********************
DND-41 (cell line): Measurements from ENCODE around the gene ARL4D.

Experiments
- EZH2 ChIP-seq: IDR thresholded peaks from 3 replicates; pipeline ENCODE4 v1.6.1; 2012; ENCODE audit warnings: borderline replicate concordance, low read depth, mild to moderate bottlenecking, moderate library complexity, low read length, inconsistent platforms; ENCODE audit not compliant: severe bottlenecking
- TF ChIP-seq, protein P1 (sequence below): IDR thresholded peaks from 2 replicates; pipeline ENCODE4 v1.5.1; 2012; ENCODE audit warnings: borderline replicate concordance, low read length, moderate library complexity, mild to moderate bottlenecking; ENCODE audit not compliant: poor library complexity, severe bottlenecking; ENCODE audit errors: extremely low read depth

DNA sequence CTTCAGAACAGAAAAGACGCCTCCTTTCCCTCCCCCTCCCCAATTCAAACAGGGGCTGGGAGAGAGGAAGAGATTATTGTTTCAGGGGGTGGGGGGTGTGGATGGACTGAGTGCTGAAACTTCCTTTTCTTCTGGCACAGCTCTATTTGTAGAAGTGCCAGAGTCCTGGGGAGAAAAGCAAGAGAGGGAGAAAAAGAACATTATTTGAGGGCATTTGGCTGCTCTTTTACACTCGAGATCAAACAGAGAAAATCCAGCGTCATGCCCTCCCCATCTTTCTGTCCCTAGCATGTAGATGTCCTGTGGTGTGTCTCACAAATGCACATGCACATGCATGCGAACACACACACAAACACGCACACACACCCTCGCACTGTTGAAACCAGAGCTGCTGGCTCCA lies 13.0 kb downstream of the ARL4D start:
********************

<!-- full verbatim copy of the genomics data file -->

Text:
DND-41 (cell line): Measurements from ENCODE around the gene ARL4D.

Experiments
- EZH2 ChIP-seq: IDR thresholded peaks from 3 replicates; pipeline ENCODE4 v1.6.1; 2012; ENCODE audit warnings: borderline replicate concordance, low read depth, mild to moderate bottlenecking, moderate library complexity, low read length, inconsistent platforms; ENCODE audit not compliant: severe bottlenecking
- TF ChIP-seq, protein P1 (sequence below): IDR thresholded peaks from 2 replicates; pipeline ENCODE4 v1.5.1; 2012; ENCODE audit warnings: borderline replicate concordance, low read length, moderate library complexity, mild to moderate bottlenecking; ENCODE audit not compliant: poor library complexity, severe bottlenecking; ENCODE audit errors: extremely low read depth

DNA sequence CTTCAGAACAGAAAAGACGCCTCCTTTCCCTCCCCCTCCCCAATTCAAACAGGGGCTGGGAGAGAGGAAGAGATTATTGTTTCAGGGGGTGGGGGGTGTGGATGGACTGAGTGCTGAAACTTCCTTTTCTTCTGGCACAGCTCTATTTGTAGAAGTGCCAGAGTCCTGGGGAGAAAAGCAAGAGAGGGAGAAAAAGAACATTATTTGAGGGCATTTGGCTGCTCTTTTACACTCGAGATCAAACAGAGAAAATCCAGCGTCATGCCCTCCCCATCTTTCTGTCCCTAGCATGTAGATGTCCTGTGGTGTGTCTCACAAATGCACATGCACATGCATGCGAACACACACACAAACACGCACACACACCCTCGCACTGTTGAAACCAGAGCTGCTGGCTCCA lies 13.0 kb downstream of the ARL4D start: